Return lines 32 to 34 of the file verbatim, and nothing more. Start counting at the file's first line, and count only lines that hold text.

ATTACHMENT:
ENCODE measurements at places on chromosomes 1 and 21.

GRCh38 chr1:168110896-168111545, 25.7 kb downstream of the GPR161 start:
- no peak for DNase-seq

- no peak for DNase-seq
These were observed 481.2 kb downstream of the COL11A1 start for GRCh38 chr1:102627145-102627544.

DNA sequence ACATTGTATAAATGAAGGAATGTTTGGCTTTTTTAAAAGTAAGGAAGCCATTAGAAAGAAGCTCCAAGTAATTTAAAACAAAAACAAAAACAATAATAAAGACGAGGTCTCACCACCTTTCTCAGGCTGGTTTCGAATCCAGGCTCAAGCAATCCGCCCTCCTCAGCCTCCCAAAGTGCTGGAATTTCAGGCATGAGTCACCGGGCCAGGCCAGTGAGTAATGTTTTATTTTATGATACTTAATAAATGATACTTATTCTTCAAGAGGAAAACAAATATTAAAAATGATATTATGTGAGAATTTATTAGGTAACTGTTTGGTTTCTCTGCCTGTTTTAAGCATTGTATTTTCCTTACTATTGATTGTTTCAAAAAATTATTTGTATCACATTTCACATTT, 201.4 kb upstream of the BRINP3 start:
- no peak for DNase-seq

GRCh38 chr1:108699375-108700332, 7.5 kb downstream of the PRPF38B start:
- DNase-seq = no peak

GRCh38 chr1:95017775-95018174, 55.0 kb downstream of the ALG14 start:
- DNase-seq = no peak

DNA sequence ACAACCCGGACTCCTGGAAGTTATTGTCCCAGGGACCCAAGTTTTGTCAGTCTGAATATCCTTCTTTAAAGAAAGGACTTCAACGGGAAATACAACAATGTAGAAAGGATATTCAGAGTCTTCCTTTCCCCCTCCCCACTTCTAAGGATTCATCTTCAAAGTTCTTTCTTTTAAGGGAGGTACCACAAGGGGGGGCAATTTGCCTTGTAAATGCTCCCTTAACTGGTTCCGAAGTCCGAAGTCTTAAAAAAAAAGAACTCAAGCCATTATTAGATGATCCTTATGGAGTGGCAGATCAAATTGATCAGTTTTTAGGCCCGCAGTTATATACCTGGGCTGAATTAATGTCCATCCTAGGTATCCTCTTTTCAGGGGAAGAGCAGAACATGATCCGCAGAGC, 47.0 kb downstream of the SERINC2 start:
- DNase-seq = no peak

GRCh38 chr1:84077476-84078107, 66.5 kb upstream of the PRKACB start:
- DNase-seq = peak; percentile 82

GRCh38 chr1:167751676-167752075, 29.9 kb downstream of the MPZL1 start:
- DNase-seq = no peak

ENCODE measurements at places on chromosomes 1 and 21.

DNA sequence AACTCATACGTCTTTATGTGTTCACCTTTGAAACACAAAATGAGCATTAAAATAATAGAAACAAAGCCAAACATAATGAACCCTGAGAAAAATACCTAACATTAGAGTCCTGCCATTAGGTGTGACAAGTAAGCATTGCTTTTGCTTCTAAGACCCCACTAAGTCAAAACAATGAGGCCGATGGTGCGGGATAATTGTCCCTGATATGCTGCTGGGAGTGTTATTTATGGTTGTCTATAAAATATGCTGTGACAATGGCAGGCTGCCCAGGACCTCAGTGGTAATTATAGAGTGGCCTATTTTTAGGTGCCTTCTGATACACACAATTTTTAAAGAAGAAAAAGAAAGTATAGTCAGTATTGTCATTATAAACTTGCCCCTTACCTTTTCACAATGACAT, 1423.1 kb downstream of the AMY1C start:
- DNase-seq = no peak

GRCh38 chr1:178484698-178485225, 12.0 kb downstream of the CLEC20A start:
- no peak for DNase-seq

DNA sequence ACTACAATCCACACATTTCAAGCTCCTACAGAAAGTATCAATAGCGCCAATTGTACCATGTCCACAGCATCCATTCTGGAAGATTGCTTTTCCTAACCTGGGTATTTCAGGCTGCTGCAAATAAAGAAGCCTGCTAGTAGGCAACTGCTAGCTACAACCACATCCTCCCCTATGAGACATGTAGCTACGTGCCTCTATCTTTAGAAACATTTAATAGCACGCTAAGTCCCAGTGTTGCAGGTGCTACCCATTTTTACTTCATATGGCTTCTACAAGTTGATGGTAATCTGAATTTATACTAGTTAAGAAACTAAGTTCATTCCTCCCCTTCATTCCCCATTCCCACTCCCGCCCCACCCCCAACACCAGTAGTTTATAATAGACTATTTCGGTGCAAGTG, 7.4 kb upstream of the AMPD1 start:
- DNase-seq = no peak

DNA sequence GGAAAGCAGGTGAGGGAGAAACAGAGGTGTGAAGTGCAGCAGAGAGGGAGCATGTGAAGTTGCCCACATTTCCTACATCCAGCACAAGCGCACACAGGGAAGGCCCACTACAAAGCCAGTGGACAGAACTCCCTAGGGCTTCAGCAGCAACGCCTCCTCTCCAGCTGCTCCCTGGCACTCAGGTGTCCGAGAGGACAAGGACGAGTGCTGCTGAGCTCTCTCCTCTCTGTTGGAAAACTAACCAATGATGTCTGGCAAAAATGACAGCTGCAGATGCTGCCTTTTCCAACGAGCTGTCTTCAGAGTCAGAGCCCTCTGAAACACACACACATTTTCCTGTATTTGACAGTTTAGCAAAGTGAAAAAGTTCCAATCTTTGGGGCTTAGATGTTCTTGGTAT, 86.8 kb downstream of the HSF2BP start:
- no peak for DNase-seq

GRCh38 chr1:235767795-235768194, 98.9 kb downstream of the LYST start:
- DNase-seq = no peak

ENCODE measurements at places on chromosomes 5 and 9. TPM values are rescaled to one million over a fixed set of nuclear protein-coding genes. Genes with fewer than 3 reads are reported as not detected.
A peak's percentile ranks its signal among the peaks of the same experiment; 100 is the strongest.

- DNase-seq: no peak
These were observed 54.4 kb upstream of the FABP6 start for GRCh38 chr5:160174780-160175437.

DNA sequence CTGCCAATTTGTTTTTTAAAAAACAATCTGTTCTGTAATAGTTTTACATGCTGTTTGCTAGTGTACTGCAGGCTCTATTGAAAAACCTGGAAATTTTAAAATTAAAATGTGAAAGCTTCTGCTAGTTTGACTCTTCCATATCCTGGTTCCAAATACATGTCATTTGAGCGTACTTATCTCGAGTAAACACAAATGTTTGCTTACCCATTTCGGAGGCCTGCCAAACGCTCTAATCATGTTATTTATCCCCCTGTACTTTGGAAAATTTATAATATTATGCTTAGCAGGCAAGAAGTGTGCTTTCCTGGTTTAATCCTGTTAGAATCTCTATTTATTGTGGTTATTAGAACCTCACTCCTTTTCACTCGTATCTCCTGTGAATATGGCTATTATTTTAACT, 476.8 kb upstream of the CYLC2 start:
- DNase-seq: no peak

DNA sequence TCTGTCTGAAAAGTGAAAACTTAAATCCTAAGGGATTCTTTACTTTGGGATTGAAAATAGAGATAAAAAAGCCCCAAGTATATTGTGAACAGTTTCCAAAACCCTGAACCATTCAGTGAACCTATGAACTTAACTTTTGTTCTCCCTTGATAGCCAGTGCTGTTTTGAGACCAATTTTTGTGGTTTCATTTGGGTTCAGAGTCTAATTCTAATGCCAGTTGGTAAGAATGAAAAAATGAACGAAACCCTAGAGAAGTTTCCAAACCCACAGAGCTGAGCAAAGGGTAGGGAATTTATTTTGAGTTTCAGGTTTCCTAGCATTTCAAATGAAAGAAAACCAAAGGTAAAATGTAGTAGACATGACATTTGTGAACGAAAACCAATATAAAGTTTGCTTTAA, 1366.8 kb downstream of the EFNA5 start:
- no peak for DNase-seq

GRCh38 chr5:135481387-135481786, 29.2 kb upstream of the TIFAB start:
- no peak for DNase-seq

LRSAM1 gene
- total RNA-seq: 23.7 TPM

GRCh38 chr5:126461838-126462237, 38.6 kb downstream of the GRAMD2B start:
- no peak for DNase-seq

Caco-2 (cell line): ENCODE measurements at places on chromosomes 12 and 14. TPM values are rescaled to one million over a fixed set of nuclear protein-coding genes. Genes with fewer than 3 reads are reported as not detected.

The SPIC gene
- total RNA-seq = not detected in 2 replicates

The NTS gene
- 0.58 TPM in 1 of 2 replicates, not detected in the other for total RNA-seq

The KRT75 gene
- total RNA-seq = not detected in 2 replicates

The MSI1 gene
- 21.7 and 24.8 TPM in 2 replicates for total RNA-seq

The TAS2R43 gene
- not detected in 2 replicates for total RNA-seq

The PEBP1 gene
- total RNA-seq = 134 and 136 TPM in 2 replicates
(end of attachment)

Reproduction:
These were observed 54.4 kb upstream of the FABP6 start for GRCh38 chr5:160174780-160175437.

DNA sequence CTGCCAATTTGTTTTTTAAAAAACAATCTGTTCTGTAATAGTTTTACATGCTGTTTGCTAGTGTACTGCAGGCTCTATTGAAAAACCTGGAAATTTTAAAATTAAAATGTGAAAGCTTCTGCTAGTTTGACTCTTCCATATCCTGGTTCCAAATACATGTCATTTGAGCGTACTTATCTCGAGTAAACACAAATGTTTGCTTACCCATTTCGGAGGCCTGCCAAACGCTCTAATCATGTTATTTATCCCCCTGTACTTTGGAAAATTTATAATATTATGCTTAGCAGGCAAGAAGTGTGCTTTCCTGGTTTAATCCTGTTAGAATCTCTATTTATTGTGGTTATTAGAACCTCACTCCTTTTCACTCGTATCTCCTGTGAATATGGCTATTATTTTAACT, 476.8 kb upstream of the CYLC2 start:
- DNase-seq: no peak